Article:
2050 aims to equip young people to take action and to become volunteers. Ahead of the event in May, we are taking a look at some the companies and people who are taking part in the massive unconference–an open space event with organization powered by participants. 2050 is a volunteer-only, not-for-profit unconference. TechNode is organizing the Explore Expo, an exhibition area for young tech startups looking for exposure.
Yunqi, a small town near Hangzhou, made its reputation as the home to Alibaba’s annual tech event, the Yunqi Conference, which usually involves big names in the Chinese tech scene like Jack Ma and Robin Li. Long established as a hotspot for China’s tech industry, this town is going to witness another one-of-a-kind gathering that could make it a tech hub for future generations.
“Most of the conferences in China are held for those who are already successful in their careers, but none targets young people. 2050 wants to fill the gap, giving Chinese youth a stage to make their own voices heard and maximize their energy and talent,” said Wang Jian, founder of the 2050 conference, which will be held in Yunqi Town from May 25 to 27. Wang was CTO at Alibaba from 2012 to 2015 and is now chairman of the Technology Steering Committee at Alibaba Group Holding Limited.
As we all know, it’s hard to be creative and innovative, people can get stuck in a rut, and start offering only one solution for the same problem. But for young people, still to be worn down by life’s twists and turns, there are fewer constraints. Recognizing this, the possibility of seeing the same problem from a different perspective can be seen in 2050’s title.
“We named the event 2050 because it’s neither too far nor too near and it’s easy to remember. But people may have their own interpretations. Some keep asking why not 2048 because it would be much easier for programmers to understand. Governors wonder why not 2049 because it’s the 100th anniversary of the country. Cryptocurrency fans believe 2100 is better because the total amount of bitcoin is 21 million. Another interesting interpretation of the title is that the event is held for people between 20 to 50 years old,” Wang recalls the anecdotes with his good humor.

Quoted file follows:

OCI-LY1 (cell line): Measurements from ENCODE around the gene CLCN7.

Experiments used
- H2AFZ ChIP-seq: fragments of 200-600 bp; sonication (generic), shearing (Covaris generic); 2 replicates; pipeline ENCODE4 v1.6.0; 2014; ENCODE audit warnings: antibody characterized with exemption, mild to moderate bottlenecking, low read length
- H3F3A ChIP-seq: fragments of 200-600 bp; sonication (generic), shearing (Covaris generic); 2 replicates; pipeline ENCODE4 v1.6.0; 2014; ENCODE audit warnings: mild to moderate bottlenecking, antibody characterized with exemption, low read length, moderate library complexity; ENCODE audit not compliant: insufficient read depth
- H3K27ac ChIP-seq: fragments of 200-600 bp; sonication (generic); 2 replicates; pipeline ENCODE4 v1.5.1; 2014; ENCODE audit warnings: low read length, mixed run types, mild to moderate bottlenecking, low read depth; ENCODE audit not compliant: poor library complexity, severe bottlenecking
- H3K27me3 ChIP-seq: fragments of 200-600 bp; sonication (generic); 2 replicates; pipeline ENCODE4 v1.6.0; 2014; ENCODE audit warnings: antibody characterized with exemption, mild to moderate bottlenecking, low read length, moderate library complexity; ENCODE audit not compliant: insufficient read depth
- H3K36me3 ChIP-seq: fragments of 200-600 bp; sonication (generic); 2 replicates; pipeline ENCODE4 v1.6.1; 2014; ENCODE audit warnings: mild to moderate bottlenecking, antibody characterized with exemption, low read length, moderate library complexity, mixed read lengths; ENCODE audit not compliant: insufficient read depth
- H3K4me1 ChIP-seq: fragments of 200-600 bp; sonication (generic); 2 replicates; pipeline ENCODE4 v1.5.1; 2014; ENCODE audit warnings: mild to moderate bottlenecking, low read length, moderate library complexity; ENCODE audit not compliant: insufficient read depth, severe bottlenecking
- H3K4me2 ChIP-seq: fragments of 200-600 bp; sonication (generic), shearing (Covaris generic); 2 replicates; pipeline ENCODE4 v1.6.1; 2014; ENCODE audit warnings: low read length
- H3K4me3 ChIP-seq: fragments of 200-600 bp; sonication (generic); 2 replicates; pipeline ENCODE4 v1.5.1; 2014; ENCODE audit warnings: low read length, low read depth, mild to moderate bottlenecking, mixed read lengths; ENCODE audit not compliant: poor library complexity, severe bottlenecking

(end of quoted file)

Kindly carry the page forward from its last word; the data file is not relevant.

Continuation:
2050 is an unconference for young people around the world. “Over half of the world’s population are under 30 years old. We want to bring the world’s youth to the spotlight, talking about innovation in their way, observing the world through their eyes and solving challenges using their methods,” said Wang when explaining the reason for founding the event.
“We want to build connections that could foster new ideas and innovations from all around the world. This is the first 2050 event, so we may expect most of the participants to come from China. But for the long-term vision, we expect it to be an international gala where someone from Tokyo could meet peers from Cape Town.”
Unlike most Chinese events, 2050 will be organized through the sole power of volunteers, be it individuals, companies or institutions. The volunteers are not just individuals, but organizations including the Consulate General of the Republic of Poland in Shanghai, Hangzhou municipality, TechNode, Geekbang, designer platform Tezign, co-working space People Squared, English learning app Liulishuo, AI startup Pony.ai, and more. Volunteers constitute a diversified lineup of speakers covering various topics such as AI, cloud computing, blockchain, and space technologies.
The three-day event plans to welcome more than 20k participants. A variety of sessions will be held, including 100 panels, 100 booths, 100 meetups, spiced up with gatherings like a music show, light show, camping, morning jogging, and even games of Go. “There are still boundaries among different science categories. We want to show that tech could be something universal, like sports and art,” Wang said.
In contrast to his identity as the founder of 2050, Wang Jian is more commonly known as Alibaba’s CTO and founder of Alibaba’s cloud computing arm Aliyun. He is known for his farsightedness and shrewd understanding of China’s internet industry. When Alibaba launched its cloud computing service years ago, Wang—the driving force behind this project—faced a lot of controversies. Even Wang himself admitted that it was a crazy move to venture aggressively far outside the company’s core competency. It turns out that all the efforts are worthwhile as Aliyun is China’s largest public cloud service provider now.
A native of Hangzhou, Wang earned his undergraduate degree from Hangzhou University in psychology and later his PhD in engineering from Zhejiang University. He spent several years teaching at Zhejiang University before landing a job with Microsoft, where he worked for nine years as a researcher and programmer.